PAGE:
It could boost local youth teams and save them money by bringing their tournaments to the Bull City.
It could result in the improvement or the development of sports facilities. And it could generate an estimated $2.6 million in local sales and hotel and motel occupancy tax revenues in the first three years.
Those are the some of the benefits being touted for creating a Durham Sports Commission, a nonprofit entity that would focus on promoting sports events and related tourism in the Bull City.
For nearly two years, a task force has been meeting to discuss creating the organization to attract and host professional, collegiate, amateur and youth sporting events and activities.
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But before the idea becomes a reality, city and county leaders have to buy into the proposal and agree to help pay for it.
Last week, Casey Steinbacher, former president of the Durham Chamber of Commerce, and Shelly Green, president of the Durham Convention & Visitors Bureau, presented the path for the development of the commission developed by the task force. The task force includes representatives from the city, county, Chamber of Commerce, the Visitors Bureau, Duke University and N.C. Central University.
The program would be funded by the city, county and private funding through sponsorships and underwriting for events.
Under the proposal, the city and county would initially dedicate 33 percent of the growth in occupancy taxes – a 6 percent tax on hotel, motel and similar room rentals – created by the Durham Sports Commission in the first year.
In year one, the Sports Commission’s budget would start at $308,450 and grow to about $594,973, according to initial projections in a report on the proposal.
Under the proposal, the Sports Commission would be governed by a nine-member board of directors appointed by city, county and Chamber of Commerce representatives.
The commission would also establish an advisory board composed of various representatives of sports entities and service providers to support and provide insight into the recruitment and formation of events. The commission would be operated by the Convention and Visitors Bureau through a three-year contract.
The commission could be operational as soon as 120 days after it’s approved by the City Council, county commissioners, and the board of directors for the Visitors Bureau. The process includes submitting an application for nonprofit status and writing bylaws.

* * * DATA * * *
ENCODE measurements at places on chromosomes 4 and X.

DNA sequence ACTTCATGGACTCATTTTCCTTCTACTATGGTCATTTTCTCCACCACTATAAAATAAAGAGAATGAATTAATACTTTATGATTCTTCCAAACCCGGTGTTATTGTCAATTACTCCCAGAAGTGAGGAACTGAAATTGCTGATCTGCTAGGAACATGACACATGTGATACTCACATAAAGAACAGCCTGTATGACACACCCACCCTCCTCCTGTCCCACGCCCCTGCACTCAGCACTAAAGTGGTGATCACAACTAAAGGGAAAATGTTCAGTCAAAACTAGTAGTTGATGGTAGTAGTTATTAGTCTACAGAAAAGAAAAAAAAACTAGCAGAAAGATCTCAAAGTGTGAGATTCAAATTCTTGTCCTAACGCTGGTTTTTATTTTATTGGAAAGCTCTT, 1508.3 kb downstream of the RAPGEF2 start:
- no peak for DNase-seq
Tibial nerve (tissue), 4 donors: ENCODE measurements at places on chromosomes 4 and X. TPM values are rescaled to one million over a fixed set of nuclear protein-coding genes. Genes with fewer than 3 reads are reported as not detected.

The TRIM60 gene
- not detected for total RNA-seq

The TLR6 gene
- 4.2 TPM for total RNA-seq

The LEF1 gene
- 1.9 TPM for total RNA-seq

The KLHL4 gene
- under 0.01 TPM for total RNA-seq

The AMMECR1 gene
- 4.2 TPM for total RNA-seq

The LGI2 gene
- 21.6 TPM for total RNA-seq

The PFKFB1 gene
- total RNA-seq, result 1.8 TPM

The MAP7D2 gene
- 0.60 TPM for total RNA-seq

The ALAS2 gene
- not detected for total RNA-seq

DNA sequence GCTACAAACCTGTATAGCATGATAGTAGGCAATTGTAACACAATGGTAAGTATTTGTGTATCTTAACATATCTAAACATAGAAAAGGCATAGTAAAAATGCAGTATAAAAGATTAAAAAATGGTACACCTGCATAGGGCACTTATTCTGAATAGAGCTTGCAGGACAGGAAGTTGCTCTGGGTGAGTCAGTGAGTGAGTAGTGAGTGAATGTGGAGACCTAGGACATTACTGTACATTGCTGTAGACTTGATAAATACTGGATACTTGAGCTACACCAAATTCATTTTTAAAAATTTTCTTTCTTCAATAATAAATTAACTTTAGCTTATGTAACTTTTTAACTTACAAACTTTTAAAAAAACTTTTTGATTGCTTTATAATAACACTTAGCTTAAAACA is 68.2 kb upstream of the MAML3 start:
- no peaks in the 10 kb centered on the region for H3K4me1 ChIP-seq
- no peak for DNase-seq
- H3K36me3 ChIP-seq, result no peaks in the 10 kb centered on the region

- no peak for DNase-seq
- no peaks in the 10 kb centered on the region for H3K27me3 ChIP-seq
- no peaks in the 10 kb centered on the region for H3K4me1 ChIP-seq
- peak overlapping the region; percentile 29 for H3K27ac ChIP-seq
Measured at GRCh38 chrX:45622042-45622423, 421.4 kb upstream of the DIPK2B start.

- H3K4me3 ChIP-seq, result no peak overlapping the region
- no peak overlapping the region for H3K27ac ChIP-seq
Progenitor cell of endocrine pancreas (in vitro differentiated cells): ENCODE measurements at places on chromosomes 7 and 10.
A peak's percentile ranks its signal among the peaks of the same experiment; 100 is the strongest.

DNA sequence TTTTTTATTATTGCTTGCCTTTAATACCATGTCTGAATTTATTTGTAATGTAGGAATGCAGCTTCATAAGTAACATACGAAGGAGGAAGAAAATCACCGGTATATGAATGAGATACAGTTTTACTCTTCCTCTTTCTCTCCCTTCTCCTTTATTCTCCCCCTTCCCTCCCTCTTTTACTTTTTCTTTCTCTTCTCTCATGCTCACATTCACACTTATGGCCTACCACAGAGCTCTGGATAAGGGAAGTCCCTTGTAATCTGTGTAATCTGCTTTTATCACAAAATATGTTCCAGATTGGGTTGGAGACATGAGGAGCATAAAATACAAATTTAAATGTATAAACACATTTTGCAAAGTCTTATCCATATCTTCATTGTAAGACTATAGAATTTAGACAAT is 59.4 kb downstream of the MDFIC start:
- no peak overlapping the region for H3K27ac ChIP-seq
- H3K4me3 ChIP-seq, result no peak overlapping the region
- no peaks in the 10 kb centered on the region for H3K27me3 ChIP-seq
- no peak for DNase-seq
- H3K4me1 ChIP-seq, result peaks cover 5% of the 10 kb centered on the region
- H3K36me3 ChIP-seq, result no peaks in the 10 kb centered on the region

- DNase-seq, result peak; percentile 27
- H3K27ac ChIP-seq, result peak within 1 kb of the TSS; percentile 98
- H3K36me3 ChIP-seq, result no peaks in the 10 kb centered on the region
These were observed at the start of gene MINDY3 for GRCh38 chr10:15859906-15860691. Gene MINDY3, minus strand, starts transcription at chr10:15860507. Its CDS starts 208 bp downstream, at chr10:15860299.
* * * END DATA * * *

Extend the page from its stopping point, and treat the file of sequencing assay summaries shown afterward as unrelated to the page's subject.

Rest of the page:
The Sports Commission would define a strategy for bringing in tourism and asses Durham’s current needs in terms capacity of local facilities.
“We are going to be looking at a combination of kind of growing some of our own events here as well as bringing some outside events,” Green said.
The commission would also develop guidelines for private companies to provide incentive sponsorships and underwrite sports events.
County Manager Wendell Davis said currently the county dedicates occupancy tax revenue to pay debt service and officials would need to have a policy discussion and explore the potential impacts of dedicating some of the funds to the Sports Commission.
Next step for the proposal includes going before the Joint City-Council Planning Committee in October or November.
County Commissioner Wendy Jacobs said she hopes the proposal moves forward quickly, pointing out that many events float by the area because a local entity can’t bid on them.
“I just really want to emphasize the importance of the bid piece,” she said. “That is what you see with Raleigh, with Charlotte, with Greensboro. ... We do not have that. We are literally losing out.”
About the occupancy tax
Durham County levies a 6 percent tax on gross receipts derived from the rental of any room, lodging or accommodation furnished by a hotel, motel, inn or similar place within the county. Here is how the tax is split
▪ 2 percent goes to the Durham Convention & Visitors Bureau
▪ 1 percent goes to debt service for the Durham Performing Arts Center and the Museum and Life and Science
▪ The city and county split the remaining 3 percent. The City gets 42.5 percent and the county gets 57.5 percent of that split.